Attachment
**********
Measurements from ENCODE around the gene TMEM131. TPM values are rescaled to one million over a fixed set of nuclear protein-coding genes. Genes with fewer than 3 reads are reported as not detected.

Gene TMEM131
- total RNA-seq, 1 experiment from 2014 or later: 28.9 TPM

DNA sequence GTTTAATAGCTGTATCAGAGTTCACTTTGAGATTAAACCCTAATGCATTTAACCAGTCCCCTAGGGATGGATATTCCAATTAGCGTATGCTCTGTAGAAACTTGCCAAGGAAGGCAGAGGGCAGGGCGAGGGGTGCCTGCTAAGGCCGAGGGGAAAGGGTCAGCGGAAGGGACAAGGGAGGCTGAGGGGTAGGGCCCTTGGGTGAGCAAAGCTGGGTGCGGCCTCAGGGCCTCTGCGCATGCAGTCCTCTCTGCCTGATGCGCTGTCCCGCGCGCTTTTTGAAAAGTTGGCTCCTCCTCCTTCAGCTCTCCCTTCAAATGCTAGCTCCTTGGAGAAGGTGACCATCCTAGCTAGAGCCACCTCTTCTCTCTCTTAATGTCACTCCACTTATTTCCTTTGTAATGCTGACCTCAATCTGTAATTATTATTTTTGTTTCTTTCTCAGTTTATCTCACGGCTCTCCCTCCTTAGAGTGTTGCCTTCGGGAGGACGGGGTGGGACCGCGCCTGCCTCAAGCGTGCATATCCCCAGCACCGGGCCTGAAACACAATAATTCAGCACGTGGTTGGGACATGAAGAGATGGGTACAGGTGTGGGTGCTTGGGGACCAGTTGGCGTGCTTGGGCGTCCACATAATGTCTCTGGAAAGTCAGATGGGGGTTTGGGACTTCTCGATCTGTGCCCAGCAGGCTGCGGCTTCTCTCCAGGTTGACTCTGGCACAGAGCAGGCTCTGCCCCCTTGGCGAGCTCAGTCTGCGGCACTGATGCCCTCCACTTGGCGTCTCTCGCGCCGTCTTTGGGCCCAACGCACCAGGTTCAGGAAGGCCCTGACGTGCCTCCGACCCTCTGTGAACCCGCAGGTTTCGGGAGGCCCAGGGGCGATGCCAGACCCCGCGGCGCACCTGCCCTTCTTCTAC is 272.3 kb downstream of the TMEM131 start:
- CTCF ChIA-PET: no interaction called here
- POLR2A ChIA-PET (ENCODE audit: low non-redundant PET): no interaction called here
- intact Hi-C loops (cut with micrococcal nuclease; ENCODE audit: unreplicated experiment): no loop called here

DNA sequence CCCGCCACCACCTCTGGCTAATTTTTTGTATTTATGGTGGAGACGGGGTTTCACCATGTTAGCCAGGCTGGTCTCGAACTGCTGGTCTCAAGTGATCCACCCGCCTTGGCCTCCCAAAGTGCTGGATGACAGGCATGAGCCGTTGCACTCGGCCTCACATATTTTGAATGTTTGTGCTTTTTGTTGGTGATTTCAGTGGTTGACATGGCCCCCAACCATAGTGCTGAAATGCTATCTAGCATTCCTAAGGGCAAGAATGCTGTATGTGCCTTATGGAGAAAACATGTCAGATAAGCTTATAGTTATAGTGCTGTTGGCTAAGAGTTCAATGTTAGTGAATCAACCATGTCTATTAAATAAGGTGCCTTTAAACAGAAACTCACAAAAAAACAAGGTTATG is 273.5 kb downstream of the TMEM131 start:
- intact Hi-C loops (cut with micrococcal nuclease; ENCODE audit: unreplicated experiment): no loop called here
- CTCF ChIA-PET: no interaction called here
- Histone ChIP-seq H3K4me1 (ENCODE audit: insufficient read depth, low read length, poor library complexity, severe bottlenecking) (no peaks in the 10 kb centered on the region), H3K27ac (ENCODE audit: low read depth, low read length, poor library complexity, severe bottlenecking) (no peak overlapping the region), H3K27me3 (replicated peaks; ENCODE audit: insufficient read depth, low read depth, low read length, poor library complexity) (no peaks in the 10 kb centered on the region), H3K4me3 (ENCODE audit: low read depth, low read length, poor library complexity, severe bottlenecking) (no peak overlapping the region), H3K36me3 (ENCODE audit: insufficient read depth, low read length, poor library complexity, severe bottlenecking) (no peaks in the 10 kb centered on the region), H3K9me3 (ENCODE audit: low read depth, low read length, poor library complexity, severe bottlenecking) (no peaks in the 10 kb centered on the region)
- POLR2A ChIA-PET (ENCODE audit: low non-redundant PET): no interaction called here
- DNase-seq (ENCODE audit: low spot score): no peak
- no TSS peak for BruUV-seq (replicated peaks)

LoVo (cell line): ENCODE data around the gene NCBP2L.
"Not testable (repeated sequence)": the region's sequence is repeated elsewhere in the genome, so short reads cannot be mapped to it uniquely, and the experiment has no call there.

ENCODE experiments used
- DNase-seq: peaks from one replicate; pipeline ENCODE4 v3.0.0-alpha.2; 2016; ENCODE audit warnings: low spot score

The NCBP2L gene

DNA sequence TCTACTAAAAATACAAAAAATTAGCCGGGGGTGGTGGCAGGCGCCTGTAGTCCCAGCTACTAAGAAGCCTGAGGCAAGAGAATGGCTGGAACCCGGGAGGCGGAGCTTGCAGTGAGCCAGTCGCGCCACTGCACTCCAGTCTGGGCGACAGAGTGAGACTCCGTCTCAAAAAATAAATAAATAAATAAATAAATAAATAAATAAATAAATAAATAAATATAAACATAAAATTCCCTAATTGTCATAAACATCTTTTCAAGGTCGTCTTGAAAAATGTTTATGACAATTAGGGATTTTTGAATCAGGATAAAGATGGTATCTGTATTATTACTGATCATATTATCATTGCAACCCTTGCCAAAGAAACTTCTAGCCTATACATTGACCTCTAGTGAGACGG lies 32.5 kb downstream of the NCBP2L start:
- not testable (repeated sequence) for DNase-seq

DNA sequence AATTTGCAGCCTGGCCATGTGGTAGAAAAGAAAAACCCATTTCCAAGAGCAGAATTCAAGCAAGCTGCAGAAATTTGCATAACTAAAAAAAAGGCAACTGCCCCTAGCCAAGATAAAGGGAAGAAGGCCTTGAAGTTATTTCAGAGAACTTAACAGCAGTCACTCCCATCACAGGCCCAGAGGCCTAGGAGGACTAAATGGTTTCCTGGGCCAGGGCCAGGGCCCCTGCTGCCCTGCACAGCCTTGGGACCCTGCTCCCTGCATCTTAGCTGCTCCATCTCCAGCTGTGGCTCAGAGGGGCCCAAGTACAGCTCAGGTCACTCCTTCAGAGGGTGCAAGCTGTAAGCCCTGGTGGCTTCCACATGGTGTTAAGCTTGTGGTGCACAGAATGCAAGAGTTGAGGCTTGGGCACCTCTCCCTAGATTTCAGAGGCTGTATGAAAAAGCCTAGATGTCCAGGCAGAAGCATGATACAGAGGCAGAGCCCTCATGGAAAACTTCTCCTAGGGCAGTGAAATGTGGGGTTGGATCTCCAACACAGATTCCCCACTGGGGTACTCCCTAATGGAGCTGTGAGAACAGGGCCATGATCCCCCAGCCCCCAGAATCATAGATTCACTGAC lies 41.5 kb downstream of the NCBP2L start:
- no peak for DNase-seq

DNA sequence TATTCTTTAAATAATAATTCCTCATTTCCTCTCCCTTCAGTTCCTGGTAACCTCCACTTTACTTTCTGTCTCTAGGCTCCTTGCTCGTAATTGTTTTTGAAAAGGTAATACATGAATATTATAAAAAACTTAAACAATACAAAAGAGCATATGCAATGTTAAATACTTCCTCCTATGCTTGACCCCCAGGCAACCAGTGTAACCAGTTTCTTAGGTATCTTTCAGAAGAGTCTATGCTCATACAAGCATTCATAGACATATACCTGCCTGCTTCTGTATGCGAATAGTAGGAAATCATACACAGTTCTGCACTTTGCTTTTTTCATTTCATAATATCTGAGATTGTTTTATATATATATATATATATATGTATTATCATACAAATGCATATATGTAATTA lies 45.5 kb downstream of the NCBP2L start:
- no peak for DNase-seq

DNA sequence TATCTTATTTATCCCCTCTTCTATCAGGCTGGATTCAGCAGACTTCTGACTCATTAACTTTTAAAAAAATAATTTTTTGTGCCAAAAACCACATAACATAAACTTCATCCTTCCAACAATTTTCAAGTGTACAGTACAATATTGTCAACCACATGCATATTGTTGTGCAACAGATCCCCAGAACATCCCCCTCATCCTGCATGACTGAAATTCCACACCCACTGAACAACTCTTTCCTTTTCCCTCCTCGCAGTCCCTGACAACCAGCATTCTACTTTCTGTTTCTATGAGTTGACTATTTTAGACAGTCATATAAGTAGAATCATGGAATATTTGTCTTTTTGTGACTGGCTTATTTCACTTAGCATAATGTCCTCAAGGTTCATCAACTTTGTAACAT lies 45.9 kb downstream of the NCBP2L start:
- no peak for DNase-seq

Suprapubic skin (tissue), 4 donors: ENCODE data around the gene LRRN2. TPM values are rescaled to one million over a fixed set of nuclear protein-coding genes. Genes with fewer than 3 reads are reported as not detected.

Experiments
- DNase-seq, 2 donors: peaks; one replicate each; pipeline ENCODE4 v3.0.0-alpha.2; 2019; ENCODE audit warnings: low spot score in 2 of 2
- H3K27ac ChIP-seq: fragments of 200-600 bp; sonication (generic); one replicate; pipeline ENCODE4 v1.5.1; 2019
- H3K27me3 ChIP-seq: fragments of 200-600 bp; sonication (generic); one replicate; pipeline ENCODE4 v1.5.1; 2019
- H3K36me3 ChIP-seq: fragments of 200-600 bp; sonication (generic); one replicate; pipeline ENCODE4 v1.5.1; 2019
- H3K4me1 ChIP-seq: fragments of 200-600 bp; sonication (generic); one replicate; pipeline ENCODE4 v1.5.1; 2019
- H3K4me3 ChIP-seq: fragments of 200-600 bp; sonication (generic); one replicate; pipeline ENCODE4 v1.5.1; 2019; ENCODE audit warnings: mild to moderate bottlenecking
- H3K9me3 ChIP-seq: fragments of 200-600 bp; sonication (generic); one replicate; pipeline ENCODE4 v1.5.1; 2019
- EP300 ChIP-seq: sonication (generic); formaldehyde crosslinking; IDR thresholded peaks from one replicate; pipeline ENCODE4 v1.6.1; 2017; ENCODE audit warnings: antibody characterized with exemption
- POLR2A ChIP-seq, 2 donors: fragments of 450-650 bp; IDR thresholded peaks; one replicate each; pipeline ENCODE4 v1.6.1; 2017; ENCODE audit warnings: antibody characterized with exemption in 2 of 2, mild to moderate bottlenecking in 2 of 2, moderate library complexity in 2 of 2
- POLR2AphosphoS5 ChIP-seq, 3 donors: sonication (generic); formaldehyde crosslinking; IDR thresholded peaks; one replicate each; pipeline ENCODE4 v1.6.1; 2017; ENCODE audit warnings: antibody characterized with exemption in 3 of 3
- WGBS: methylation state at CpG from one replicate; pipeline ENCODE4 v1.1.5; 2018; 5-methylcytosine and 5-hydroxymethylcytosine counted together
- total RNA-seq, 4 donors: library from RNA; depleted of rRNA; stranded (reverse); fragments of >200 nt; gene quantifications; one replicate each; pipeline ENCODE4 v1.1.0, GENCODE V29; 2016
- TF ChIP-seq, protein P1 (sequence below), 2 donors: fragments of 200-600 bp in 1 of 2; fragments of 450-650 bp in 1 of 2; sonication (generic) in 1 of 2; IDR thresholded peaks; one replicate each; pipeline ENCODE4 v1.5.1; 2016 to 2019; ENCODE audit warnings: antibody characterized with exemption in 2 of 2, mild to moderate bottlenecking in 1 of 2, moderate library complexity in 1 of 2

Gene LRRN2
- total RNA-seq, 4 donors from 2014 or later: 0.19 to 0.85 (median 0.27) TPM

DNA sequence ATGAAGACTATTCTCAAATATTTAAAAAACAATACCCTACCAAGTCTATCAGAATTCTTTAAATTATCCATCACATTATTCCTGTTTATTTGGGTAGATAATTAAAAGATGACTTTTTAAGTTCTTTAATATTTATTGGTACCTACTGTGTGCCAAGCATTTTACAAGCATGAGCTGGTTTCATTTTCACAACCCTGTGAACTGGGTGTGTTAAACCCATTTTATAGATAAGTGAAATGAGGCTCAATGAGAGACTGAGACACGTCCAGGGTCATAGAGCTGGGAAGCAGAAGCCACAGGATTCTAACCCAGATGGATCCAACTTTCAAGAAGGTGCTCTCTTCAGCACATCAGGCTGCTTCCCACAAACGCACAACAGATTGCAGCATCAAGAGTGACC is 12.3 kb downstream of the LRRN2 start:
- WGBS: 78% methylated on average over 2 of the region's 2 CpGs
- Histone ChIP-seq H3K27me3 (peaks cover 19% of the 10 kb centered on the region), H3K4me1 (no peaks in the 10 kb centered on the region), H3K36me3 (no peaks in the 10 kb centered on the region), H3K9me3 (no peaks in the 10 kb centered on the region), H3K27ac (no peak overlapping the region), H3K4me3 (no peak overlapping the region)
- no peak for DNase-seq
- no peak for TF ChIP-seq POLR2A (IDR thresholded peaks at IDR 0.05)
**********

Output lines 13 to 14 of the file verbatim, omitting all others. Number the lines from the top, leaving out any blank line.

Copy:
- DNase-seq (ENCODE audit: low spot score): no peak
- no TSS peak for BruUV-seq (replicated peaks)